“He deserves the attention,” Aaronson said. “He’s an unbelievable player; he can do everything: he can run; he can shoot; he’s a winger-slash-striker. It’s really an awesome team that we have right now, and Karim is a baller and he deserves all the credit that he’s getting. And he’s an awesome guy, too. I’m happy for him, and we’ll see where he ends up going.”

Now Aaronson is set for a star turn in the biggest game of his career to date, the U.S. men’s national team’s World Cup qualifying showdown with eternal rival Mexico on Friday at FC Cincinnati’s TQL Stadium (9 p.m., ESPN2, ESPN+, Univision 65 and TUDN).

With Christian Pulisic still not 100% recovered from an ankle injury suffered in the Sept. 8 World Cup qualifier at Honduras, there’s a very real possibility that Aaronson will start on the left wing against El Tri.

If that happens, or if Pulisic starts and Aaronson comes off the bench, it will be Aaronson’s first game against Mexico. And it will come in what is, for U.S. players and fans alike, the single biggest game the American men play outside of the World Cup itself.

“To be a part of the roster and to be a part of World Cup qualifying, it’s crazy,” he said. “If you were to say this, I think, that I’d be a part of this World Cup team and be having the impact that I’ve been having in a lot of the games — yeah, it’s really crazy. And it makes me speechless sometimes thinking about it.”

» READ MORE: If you don’t know about U.S. men’s soccer rising star Ricardo Pepi yet, it’s time to pay attention

Those long, curly locks that flew up and down the left wing at Subaru Park and the Union’s practice fields in 2019 and 2020 are still there. But a player whom Union fans imagined would be forever young isn’t so young anymore. He turned 21 this summer, and is now in his third year as a pro.

Those locks are a bit shorter now, though, and a bit more refined. (You can afford a higher-end barber when you’re playing in the Champions League.)

Aaronson’s personality, though, is still as homespun and down-to-earth as ever. And much like fellow South Jerseyan Carli Lloyd — who now lives in the same Medford neighborhood as Aaronson’s parents — Brenden plans to keep it that way for however long he gets to be a globetrotter in the world’s game.

“I love representing South Jersey,” he said. “More men’s soccer players have been from North Jersey, like Tab Ramos. … It’s different for a South Jersey guy, and I think that’s something I’m proud of. I’m proud of the town that I’m from; I’m proud of how I grew up.”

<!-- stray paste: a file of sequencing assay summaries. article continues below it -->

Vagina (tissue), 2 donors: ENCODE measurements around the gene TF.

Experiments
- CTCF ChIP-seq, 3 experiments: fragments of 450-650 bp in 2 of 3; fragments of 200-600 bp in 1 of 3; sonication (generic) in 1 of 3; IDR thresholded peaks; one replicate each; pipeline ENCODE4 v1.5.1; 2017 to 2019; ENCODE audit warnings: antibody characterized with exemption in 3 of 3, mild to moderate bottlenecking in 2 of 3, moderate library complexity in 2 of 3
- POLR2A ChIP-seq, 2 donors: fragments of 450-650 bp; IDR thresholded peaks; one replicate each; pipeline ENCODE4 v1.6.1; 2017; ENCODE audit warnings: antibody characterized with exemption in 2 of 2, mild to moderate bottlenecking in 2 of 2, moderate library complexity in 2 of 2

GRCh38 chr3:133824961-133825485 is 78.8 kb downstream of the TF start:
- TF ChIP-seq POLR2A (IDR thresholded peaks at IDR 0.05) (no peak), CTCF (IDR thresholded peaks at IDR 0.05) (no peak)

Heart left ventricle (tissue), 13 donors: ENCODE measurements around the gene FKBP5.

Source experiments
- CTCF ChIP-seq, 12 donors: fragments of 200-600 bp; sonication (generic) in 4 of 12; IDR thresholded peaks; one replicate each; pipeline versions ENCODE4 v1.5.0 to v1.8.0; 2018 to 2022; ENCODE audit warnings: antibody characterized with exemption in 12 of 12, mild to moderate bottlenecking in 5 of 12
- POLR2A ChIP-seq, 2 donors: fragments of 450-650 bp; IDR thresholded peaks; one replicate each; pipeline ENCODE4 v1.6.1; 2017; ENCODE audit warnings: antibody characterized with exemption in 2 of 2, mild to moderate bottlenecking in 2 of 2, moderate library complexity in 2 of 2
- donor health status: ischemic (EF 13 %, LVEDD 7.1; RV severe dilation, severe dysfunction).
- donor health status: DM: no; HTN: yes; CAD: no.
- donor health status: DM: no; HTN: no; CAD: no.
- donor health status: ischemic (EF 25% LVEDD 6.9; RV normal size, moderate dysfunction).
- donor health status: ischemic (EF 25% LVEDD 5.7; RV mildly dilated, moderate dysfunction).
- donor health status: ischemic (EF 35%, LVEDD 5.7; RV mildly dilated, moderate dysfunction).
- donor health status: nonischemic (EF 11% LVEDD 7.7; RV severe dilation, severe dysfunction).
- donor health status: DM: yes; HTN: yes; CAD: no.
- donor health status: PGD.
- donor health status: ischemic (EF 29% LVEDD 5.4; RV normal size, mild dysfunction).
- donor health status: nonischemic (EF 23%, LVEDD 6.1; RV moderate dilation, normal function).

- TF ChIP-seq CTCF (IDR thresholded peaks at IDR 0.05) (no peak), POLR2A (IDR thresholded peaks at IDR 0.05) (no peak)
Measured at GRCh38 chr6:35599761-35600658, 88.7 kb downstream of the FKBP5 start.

He figures that somewhere down the road, he’ll come back home “to just have a house on the beach — that’s my dream.”

Maybe on Long Beach Island, he said, where he used to spend summers with his grandmother. Or in Cape May, where he also used to visit.

» READ MORE: Brenden Aaronson paid a tribute to Carli Lloyd for her last USWNT game

For now, he watches the local soccer scene from afar, especially his younger brother Paxten. It was never a secret that Paxten, also a midfielder, would break through with the Union eventually, and Brenden knew it better than anyone. That time has come this year. Brenden has been thrilled to watch Paxten flourish.

“Jim [Curtin] knows how to handle young players,” Brenden said. “I think he’s done a great job with Paxten — I think [Paxten] needed to get pushed a little bit, and I think now you’re seeing it on the field and he’s just expressing himself. I know how good of a player he is, because I’ve been playing since him since I was 6 years old and he was 3, barely able to walk.”

Brenden admitted that he doesn’t get to watch Paxten as much as he’d like to, because a 7:30 p.m. kickoff in Chester is a 1:30 a.m. kickoff in Salzburg. But Brenden finds out what happened in the Union games eventually, and the family celebrations always end up on Instagram.

“I’m really proud, and I know that this is just the beginning for him,” Brenden said. “He loves the game. He’s going to continue to develop and get better and better, and I know he’s going have a really breakout season next year — that’s what I predict.”

» READ MORE: Paxten Aaronson, the Union's latest phenom, keeps up a family tradition